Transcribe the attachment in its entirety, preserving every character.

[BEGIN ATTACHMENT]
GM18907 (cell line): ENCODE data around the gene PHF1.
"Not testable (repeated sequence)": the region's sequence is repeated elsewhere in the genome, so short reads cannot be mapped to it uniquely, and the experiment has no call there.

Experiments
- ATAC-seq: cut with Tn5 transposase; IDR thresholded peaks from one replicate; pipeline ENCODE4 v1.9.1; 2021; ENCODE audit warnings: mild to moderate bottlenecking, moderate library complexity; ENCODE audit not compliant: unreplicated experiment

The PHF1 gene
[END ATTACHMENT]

GM18907 (cell line): ENCODE data around the gene PHF1.
"Not testable (repeated sequence)": the region's sequence is repeated elsewhere in the genome, so short reads cannot be mapped to it uniquely, and the experiment has no call there.

Experiments
- ATAC-seq: cut with Tn5 transposase; IDR thresholded peaks from one replicate; pipeline ENCODE4 v1.9.1; 2021; ENCODE audit warnings: mild to moderate bottlenecking, moderate library complexity; ENCODE audit not compliant: unreplicated experiment

The PHF1 gene